Posts Tagged: Labor Day
On Labor Day, a federal holiday, we celebrate the our country's labor movement, our gratitude, and our achievements. But there is no Labor Day...
Worker bees are aptly named. They comprise most of the bees in the colony and do most of the work. (Photo by Kathy Keatley Garvey)
This aging worker bee is all tattered and torn. (Photo by Kathy Keatley Garvey)
Foraging can be dangerous. Here a praying mantis has just nabbed a worker bee. (Photo by Kathy Keatley Garvey)
A crab spider feeding on a honey bee. Crab spiders are ambush predators. (Photo by Kathy Keatley Garvey)
Happy Labor Day! And what an appropriate time to post an image of a Gulf Fritillary, Agraulis vanillae, depositing an egg! The females...
A Gulf Fritillary, Agraulis vanillae, laying an egg on Labor Day weekend in Vacaville, Calif. (Photo by Kathy Keatley Garvey)
Today is Labor Day 2019, a federal holiday celebrated the first Monday of September. However, "the girls" are working, as they do every day of the...
A worker honey bee forages on a Mexican sunflower (Tithonia) in the magic hour, the hour before sunset. (Photo by Kathy Keatley Garvey)
Illuminated by the late afternoon sun, the worker bee prepares to fly to another Tithonia blossom. (Photo by Kathy Keatley Garvey)
A worker bee takes flight, lifting over a Mexican sunflower (Tithonia). (Photo by Kathy Keatley Garvey)
So here it is, a day off. In 1894 an act of Congress made the 1st Monday in September an American holiday. Celebrating the contributions workers have made to the societal and economic growth of our great country. But while many take a well earned day off to relax and enjoy, there are those of us that will be laboring. I mean, the bees don’t take a day off (thankfully) they keep doing their chores and pollinating. The worms keep the soil moving. The grubs and aphids keep doing their thing, albeit it’s not so helpful. So too we gardeners will keep doing our thing, pulling weeds, amending veggie beds, watering, chasing off the “bad guys“, checking those tomatoes to see if they’re finally that perfect shade of red (or green, or purple, or yellow, etc.). We can’t help ourselves! Congress gives us a day off and we look at it as a chance to catch up or start something new. So my morning will be spent scouring for upstart weeds, amending beds and starting those cool season (fall/winter) crops. I’ve thoroughly reviewed the planting schedules,. The best one I’ve found is the one by Dr. Robert Norris, Emeritus, U.C. Davis. Full color and easy to read it is a big help. http://ucanr.org/sites/gardenweb/files/29042.pdf. As the day heats and the sun beats, I’ll probably head inside to cool down with some homemade lemonade and peruse a garden magazine for some more inspiration. I’d like to have a taste of summer later on when winter comes along so I think I’ll give storing and preserving a try this year for the first time. I do know that I won’t have to guess how to preserve each item since the Master Gardeners already have a chart for that too! http://ucanr.org/sites/gardenweb/files/29040.pdf. By that time it’ll be evening and time for one more stroll around the garden, notice the buds that I expect to see open tomorrow and see if there’s any fruit or vegetable that ripened up just a bit more and can maybe make it to my dinner plate.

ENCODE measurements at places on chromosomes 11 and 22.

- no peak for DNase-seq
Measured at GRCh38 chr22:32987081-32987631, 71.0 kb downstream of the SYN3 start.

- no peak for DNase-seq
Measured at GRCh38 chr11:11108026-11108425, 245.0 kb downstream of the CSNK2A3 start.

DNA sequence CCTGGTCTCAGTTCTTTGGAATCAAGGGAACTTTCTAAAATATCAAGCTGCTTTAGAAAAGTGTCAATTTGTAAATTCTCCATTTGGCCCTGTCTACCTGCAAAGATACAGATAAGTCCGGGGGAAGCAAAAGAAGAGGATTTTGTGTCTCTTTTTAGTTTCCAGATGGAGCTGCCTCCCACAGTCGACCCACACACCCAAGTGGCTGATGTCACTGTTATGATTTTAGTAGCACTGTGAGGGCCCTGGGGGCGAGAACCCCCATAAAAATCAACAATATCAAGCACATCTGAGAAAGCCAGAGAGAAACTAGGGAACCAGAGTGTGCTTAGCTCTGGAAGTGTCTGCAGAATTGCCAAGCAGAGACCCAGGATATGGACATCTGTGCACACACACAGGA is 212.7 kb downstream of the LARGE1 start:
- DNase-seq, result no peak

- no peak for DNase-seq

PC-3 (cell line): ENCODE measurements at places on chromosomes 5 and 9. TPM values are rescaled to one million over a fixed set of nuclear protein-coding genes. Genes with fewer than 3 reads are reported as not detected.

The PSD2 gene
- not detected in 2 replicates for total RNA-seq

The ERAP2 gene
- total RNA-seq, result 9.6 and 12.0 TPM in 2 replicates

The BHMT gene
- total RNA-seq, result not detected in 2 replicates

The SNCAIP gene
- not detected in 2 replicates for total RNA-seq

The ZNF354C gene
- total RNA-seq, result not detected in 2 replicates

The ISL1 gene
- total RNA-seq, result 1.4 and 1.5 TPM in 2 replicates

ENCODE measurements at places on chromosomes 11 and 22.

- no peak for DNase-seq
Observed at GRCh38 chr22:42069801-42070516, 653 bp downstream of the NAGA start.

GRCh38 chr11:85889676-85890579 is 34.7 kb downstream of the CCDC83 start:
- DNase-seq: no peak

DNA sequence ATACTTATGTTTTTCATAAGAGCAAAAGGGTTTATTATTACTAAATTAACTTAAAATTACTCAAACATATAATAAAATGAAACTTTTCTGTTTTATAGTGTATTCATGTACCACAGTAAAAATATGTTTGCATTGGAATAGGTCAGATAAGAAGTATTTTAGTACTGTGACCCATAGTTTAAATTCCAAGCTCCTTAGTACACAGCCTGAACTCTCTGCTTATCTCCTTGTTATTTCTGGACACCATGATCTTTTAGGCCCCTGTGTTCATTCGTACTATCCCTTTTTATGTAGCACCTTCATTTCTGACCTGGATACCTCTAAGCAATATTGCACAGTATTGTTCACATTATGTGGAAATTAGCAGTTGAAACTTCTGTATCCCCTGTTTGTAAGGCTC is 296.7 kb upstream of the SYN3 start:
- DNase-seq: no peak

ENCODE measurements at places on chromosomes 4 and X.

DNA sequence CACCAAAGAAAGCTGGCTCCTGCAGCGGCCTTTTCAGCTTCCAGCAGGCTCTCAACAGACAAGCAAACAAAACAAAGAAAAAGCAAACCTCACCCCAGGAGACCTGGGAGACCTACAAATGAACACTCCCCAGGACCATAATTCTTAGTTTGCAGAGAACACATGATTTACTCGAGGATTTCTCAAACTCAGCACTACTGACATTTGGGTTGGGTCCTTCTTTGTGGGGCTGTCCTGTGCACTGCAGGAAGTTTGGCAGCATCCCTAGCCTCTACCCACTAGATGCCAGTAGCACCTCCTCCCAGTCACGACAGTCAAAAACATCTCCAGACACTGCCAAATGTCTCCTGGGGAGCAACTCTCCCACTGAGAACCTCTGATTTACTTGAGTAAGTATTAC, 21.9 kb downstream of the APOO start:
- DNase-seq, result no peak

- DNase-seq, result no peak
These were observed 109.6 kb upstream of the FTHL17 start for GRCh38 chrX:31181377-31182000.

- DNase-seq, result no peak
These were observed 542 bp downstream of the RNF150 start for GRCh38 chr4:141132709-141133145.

A day off for a gardener? Maybe from “work“, but for a gardener, happily, every day is Labor Day.